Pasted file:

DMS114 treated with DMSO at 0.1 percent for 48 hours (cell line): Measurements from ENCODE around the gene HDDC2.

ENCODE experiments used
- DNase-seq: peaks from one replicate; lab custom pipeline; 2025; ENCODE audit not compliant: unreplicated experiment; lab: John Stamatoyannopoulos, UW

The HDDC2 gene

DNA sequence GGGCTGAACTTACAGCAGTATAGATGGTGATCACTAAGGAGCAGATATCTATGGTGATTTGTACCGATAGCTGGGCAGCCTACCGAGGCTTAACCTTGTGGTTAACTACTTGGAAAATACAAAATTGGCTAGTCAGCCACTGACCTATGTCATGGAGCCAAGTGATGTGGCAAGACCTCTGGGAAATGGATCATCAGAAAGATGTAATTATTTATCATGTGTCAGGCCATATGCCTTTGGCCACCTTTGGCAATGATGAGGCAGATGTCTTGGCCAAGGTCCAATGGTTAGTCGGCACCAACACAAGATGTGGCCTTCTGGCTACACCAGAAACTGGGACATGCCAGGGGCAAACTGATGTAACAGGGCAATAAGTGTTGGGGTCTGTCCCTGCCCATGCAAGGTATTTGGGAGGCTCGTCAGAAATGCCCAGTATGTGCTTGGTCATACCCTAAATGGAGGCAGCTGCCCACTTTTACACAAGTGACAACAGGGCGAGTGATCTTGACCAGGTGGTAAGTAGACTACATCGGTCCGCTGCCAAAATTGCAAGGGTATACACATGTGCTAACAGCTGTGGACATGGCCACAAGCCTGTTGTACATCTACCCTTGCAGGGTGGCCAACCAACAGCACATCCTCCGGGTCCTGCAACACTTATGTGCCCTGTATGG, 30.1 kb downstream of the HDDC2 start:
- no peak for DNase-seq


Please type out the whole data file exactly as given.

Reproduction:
DMS114 treated with DMSO at 0.1 percent for 48 hours (cell line): Measurements from ENCODE around the gene HDDC2.

ENCODE experiments used
- DNase-seq: peaks from one replicate; lab custom pipeline; 2025; ENCODE audit not compliant: unreplicated experiment; lab: John Stamatoyannopoulos, UW

The HDDC2 gene

DNA sequence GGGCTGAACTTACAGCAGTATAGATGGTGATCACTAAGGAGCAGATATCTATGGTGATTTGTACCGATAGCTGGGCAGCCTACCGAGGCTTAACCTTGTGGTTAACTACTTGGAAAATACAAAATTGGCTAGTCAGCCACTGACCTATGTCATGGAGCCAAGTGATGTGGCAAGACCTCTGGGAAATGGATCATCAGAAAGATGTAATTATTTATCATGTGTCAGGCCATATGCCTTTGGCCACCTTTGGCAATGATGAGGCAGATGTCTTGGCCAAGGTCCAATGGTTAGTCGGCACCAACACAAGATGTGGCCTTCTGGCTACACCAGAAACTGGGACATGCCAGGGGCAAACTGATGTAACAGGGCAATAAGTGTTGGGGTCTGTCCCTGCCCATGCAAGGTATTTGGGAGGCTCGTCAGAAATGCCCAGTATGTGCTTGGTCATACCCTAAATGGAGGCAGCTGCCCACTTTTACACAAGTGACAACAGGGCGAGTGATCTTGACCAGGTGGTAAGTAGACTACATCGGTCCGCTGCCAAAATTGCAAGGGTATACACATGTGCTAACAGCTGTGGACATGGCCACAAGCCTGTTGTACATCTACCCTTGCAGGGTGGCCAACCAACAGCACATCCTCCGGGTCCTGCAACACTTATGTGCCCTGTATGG, 30.1 kb downstream of the HDDC2 start:
- no peak for DNase-seq